CNS Tuberculosis can manifest as meningitis, arachnoiditis and a tuberculoma. The rupture of a tubercle into the subarachnoid space leads to Tuberculosis Meningitis (TBME); the resulting hypersensitivity reaction can lead to an elevation of the intracranial pressure and hydrocephalus. While bedside optic nerve sheath diameter (ONSD) ultrasonography (USG) can be a sensitive screening test for elevated intracranial pressure in adult head injury, little is known regarding ONSD measurements in Tuberculosis Meningitis.

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Jan
2015

Retinopathy of prematurity (ROP) remains a significant threat to vision for extremely premature infants despite the availability of therapeutic modalities capable, in most cases, of managing this disorder. It has been shown in many controlled trials that application of therapies at the appropriate time is essential to successful outcomes in premature infants affected by ROP. Bedside binocular indirect ophthalmoscopy has been the standard technique for diagnosis and monitoring of ROP in these patients.

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Nov
2014

The aim was to evaluate efficacy of optic nerve sheath diameter (ONSD) by ultrasound as a noninvasive method for detecting raised intracranial pressure (ICP) in intensive care unit, to compare with computed tomography/magnetic resonance imaging (MRI) findings of raised ICP and to prognosticate ONSD value with treatment.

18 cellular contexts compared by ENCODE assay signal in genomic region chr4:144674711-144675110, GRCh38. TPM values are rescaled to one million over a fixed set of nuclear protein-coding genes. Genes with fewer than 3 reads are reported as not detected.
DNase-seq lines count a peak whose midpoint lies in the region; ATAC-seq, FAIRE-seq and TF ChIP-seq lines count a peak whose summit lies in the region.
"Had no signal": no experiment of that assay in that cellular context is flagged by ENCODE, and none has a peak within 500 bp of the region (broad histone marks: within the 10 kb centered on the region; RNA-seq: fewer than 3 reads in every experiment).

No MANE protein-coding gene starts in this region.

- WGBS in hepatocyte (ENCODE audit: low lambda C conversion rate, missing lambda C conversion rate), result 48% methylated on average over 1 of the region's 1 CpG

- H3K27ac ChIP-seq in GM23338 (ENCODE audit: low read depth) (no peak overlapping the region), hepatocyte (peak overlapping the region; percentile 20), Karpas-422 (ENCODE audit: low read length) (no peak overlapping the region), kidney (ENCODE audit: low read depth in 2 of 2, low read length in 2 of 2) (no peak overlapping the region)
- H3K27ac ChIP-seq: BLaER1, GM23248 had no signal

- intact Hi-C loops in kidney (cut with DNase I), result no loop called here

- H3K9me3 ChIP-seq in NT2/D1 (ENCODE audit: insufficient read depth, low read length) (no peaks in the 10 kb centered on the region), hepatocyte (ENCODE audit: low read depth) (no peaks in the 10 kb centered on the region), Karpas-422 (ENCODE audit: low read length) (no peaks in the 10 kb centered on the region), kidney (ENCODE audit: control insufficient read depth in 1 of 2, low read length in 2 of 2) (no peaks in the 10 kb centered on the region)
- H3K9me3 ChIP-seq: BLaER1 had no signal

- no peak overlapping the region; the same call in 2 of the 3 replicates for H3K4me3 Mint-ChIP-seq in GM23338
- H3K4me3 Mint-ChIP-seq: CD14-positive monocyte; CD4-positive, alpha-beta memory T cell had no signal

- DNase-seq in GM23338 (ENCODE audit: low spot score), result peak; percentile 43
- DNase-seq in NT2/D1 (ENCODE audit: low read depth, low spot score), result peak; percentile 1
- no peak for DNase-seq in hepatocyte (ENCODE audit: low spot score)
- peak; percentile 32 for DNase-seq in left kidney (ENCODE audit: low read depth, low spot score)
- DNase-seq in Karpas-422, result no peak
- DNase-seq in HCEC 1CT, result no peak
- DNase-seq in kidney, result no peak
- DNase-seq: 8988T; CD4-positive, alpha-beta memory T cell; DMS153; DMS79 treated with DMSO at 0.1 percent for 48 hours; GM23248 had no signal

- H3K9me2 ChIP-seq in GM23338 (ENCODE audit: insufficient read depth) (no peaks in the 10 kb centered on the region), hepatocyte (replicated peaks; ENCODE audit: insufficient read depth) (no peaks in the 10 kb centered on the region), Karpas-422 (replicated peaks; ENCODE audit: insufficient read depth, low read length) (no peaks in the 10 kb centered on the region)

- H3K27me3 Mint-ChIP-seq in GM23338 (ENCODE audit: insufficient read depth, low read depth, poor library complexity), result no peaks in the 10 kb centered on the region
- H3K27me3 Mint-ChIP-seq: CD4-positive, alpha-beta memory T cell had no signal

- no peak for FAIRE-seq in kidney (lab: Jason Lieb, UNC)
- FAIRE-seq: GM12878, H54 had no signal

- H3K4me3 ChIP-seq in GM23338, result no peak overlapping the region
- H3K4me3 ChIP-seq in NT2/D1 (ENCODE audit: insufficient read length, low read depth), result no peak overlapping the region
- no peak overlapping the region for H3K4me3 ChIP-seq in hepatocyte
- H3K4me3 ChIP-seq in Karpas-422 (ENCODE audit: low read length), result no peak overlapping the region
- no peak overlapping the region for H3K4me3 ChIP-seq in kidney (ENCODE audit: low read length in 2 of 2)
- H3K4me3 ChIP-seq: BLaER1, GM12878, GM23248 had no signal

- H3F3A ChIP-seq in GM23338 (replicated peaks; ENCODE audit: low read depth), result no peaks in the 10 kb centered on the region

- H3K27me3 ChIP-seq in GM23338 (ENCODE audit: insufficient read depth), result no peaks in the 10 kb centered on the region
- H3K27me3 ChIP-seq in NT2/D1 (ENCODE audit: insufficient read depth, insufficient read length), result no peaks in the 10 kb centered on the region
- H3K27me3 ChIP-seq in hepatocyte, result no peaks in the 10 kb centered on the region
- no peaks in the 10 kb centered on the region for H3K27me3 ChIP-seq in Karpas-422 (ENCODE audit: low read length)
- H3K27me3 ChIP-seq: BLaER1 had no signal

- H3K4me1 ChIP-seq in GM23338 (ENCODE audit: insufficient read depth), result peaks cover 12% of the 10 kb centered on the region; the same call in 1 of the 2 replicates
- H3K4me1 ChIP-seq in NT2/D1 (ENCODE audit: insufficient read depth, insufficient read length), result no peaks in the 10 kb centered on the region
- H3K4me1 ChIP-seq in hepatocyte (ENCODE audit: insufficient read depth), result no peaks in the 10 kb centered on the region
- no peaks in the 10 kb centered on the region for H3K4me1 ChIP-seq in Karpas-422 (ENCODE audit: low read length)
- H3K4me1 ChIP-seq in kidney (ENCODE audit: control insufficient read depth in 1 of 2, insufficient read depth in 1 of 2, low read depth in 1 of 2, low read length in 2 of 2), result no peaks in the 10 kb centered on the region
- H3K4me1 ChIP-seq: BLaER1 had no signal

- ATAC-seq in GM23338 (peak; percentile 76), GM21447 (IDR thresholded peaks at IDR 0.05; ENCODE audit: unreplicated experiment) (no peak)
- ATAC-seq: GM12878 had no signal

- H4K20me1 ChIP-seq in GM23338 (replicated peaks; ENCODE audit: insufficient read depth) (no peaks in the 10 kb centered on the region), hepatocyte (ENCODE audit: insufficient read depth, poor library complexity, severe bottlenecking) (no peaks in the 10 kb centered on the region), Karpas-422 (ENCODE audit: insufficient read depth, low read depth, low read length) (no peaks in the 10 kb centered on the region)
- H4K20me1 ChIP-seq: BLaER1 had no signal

We conducted a prospective, observational study on 101 adults by including 41 healthy individuals in group A as control and 60 patients in group B admitted with fever, headache, vomiting, and altered sensorium. We examined them in supine position using 10 MHz linear array probe on closed eyelid.

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Dec
1969

The integration of bedside ultrasound into medical school curricula is limited by the availability of skilled faculty instructors. Peer mentors have been utilized successfully to teach clinical and procedural skills and may serve as a valuable resource for potential ultrasound instructors. We describe a method to train senior medical students as peer instructors for a combined ultrasound/physical exam curriculum and assessed junior medical students' perceptions of peer instruction relative to faculty.

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Feb
2015

The diagnostic accuracy of emergency department (ED) ocular ultrasonography may be sufficient for diagnosing retinal detachment. We systematically reviewed the literature to determine the diagnostic accuracy of ED ocular ultrasonography for the diagnosis of retinal detachment. This review conformed to the recommendations from the Meta-analysis of Observational Studies in Epidemiology statement.

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Apr
2014

Bedside ocular ultrasound.

Crit Care Clin 2014 Apr 12;30(2):227-41, v. Epub 2013 Dec 12.
Pedro J Roque, Nicholas Hatch, Laurel Barr, Teresa S Wu